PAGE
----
Another common form of non-acceptance that I see in my office is the difficulty in accepting another person’s limitations.  Most commonly: our parents.  But it can also be a spouse, an ex, a sibling, a friend.  It’s difficult to accept another person’s limitations because we feel that it’s the way that they are that causes us pain.  If they could only be different, we wouldn’t suffer so much. 

Your Limitations

Perhaps even greater than the difficulty in accepting the flaws or limitations of other people is our inability to accept ourselves.  Our growth instinct can make it hard to tell the difference between trying to push yourself to excellence and refusing to accept your limitations. 

In our society that always says, “Never give up” and “Anything’s possible,” I feel like a curmudgeon when I say that there are some things that might not be possible and that you would be better off giving up on.  We can’t all be opera singers or Olympic athletes.  Being able to accept what we can’t (or probably won’t) do can free you to do something else.  As Judy Garland said, “Always be a first-rate version of yourself, instead of a second-rate version of somebody else.”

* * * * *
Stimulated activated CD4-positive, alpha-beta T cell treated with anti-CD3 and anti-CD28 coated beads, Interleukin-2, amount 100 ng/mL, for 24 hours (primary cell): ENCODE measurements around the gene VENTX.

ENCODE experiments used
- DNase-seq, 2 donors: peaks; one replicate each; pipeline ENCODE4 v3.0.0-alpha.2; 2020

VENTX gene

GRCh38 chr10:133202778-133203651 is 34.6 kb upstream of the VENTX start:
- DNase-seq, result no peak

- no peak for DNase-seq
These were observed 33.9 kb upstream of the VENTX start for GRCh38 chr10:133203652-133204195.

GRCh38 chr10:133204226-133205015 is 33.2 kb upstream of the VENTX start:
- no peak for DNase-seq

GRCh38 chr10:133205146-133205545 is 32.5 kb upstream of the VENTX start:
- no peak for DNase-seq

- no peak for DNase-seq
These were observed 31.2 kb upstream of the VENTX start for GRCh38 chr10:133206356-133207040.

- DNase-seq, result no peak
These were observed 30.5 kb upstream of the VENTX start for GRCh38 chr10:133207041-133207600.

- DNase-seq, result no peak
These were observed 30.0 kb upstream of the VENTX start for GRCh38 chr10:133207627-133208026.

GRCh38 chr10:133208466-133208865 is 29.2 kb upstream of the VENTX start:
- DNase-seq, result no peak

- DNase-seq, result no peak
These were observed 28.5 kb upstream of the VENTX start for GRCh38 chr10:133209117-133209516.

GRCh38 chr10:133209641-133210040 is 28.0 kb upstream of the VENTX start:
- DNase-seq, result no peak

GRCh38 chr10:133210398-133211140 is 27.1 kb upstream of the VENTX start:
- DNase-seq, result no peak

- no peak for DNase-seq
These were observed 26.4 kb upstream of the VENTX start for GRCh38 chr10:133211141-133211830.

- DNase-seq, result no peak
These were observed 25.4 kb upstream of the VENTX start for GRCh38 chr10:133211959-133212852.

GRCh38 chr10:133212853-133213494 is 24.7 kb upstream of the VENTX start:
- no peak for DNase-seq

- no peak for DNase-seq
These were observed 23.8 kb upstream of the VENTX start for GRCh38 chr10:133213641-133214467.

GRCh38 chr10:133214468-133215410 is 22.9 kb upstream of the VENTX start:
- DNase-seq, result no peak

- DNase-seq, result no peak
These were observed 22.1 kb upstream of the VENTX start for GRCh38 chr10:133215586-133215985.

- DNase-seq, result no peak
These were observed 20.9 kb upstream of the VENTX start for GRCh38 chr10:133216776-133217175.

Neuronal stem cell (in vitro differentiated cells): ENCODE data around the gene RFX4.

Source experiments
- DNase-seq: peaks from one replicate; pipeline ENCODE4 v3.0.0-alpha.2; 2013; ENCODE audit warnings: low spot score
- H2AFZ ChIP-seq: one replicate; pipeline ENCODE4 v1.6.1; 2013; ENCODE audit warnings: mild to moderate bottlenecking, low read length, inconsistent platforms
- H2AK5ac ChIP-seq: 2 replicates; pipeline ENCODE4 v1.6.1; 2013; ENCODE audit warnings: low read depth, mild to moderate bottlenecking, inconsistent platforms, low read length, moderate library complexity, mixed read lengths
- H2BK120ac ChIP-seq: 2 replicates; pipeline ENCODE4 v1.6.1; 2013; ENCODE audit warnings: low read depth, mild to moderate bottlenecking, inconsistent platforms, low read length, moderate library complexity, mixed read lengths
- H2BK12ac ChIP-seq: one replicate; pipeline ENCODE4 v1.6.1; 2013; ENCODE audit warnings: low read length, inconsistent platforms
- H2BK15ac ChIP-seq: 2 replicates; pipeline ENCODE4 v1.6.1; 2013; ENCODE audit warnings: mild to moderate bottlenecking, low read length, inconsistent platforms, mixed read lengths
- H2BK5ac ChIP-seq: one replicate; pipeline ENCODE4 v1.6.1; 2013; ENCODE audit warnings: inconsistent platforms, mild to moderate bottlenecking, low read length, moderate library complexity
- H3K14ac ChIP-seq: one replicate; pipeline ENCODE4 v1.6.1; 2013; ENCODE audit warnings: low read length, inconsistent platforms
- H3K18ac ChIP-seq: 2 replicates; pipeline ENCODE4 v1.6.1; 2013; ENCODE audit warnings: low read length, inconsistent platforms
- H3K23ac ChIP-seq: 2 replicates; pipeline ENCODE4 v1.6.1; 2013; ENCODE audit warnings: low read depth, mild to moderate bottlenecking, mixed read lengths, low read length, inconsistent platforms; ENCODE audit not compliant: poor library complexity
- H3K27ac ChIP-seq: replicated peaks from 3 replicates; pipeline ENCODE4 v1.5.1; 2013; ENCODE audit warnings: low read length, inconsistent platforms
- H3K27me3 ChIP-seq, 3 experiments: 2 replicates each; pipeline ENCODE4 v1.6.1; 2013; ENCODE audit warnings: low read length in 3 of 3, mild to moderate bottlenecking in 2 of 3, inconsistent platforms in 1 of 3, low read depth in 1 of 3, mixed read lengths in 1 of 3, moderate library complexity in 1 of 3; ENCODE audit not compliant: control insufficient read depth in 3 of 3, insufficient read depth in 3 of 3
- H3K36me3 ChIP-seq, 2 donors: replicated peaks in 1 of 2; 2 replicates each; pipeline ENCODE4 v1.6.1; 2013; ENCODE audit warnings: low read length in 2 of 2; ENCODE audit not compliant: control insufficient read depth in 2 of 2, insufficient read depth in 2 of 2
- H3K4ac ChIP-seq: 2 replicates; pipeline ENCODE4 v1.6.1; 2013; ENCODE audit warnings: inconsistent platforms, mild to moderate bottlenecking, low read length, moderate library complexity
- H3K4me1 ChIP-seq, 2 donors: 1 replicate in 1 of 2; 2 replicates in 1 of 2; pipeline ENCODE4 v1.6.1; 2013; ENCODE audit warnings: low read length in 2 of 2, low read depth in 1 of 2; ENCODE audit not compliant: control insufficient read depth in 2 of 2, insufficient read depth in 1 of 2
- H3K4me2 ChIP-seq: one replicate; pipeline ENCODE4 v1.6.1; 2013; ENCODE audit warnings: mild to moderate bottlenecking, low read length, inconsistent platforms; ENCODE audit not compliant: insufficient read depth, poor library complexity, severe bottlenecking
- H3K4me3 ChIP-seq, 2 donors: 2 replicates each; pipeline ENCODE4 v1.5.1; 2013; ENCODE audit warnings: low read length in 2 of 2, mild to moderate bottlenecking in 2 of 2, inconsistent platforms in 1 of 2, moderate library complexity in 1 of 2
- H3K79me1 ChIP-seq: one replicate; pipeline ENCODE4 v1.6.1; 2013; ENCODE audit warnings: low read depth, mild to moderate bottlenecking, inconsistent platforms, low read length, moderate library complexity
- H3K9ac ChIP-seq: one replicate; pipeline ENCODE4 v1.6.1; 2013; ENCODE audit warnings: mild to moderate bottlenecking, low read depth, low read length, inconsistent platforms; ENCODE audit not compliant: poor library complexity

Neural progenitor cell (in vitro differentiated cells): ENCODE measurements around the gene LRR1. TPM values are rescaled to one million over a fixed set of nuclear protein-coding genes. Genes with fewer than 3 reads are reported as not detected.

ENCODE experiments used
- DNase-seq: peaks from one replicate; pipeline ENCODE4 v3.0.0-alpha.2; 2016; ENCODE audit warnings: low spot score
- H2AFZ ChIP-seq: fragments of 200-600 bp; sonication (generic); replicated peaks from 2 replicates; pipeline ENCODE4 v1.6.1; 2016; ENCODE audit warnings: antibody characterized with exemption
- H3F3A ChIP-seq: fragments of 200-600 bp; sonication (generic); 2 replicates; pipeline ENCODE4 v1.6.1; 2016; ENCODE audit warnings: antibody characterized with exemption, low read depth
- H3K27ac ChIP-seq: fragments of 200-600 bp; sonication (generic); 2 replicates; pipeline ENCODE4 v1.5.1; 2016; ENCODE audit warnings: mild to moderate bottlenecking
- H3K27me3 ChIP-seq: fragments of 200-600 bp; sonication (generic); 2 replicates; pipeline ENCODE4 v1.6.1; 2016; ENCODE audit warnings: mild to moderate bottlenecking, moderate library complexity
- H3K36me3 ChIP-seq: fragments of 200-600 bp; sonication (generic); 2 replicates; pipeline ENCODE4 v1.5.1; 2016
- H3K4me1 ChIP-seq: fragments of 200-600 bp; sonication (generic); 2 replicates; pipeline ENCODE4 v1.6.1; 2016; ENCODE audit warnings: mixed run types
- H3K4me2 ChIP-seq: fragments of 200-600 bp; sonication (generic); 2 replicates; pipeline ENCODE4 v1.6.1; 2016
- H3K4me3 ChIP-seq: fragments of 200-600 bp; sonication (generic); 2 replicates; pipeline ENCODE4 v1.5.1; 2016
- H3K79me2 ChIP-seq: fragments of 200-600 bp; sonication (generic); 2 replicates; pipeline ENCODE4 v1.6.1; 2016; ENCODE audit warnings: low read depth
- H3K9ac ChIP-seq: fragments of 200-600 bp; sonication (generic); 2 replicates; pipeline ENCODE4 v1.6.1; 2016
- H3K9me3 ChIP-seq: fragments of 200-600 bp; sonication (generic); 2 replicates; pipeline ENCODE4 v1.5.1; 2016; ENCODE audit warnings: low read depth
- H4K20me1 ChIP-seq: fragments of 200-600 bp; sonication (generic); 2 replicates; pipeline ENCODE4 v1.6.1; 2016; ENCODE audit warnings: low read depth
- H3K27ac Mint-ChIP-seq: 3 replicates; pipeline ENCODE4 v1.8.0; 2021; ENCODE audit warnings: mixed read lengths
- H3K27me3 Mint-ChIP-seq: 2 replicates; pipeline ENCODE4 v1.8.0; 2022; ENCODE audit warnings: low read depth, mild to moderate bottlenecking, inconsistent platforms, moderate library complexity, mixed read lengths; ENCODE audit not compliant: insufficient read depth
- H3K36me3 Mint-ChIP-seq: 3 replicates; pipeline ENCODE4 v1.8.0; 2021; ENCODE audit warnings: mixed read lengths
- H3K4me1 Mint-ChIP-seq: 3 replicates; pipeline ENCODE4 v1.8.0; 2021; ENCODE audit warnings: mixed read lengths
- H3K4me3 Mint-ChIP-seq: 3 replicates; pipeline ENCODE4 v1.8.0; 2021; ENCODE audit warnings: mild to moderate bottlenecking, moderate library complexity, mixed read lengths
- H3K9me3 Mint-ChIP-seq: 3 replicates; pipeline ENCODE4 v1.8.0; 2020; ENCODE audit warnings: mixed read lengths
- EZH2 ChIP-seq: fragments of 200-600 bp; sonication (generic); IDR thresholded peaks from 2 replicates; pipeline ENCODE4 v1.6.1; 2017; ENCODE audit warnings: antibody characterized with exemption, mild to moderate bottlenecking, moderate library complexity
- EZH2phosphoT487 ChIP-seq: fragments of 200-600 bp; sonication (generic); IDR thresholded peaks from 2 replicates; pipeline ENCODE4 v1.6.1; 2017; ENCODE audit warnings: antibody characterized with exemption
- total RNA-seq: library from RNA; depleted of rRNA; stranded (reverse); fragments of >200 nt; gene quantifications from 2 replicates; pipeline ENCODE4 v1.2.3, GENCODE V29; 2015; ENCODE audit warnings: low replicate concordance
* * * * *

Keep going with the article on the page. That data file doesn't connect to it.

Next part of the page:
When bad things happen it can be very difficult to accept.  Why did the accident happen?  Why did the illness occur?  Why was I the victim of a crime? 

This is the trickiest issue to talk about.  Not only is it very difficult to let go when there is extreme pain or significant loss but there are many reasons why it could feel wrong to accept what happened.  It could feel like a betrayal of yourself or someone else.  Maybe it seems like your invalidating the severity of the experience.  Certainly, there may be a lot of strong feelings to work through in order to let go and move on.  But the benefits to your psyche are worth it.  You deserve to have a future that is not forever beholden to the pain of the past.